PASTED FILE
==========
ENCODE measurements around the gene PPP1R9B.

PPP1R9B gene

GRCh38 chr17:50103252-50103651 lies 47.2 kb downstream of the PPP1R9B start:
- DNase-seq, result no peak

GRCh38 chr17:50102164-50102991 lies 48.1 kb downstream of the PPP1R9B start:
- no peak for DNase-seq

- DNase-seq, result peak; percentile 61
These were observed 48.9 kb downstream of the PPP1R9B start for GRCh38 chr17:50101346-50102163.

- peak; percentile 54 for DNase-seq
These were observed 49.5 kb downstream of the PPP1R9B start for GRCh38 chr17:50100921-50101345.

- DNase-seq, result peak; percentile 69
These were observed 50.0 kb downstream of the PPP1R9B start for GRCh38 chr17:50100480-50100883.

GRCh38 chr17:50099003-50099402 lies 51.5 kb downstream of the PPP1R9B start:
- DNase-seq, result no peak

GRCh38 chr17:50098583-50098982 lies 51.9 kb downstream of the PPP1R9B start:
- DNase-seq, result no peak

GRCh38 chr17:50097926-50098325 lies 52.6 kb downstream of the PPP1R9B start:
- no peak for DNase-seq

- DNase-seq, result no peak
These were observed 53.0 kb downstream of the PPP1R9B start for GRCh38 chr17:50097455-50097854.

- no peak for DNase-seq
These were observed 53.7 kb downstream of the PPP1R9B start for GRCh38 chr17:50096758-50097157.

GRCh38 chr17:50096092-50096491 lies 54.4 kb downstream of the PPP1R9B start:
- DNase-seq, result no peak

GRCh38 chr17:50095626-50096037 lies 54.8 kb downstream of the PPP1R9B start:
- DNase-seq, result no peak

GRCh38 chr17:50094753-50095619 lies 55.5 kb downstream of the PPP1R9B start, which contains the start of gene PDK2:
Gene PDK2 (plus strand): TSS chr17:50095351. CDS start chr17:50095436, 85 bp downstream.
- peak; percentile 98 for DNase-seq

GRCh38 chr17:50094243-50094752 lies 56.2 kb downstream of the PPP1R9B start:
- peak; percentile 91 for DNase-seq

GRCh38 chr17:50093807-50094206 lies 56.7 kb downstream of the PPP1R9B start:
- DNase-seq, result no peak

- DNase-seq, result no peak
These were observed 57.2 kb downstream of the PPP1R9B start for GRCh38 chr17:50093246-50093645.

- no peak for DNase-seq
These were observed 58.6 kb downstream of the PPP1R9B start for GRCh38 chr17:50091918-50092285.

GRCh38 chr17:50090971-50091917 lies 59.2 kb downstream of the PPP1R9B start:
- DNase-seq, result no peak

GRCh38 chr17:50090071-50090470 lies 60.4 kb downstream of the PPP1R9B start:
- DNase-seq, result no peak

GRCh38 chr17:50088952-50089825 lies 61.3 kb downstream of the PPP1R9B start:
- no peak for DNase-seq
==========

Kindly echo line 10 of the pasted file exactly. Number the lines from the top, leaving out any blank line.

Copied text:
These were observed 49.5 kb downstream of the PPP1R9B start for GRCh38 chr17:50100921-50101345.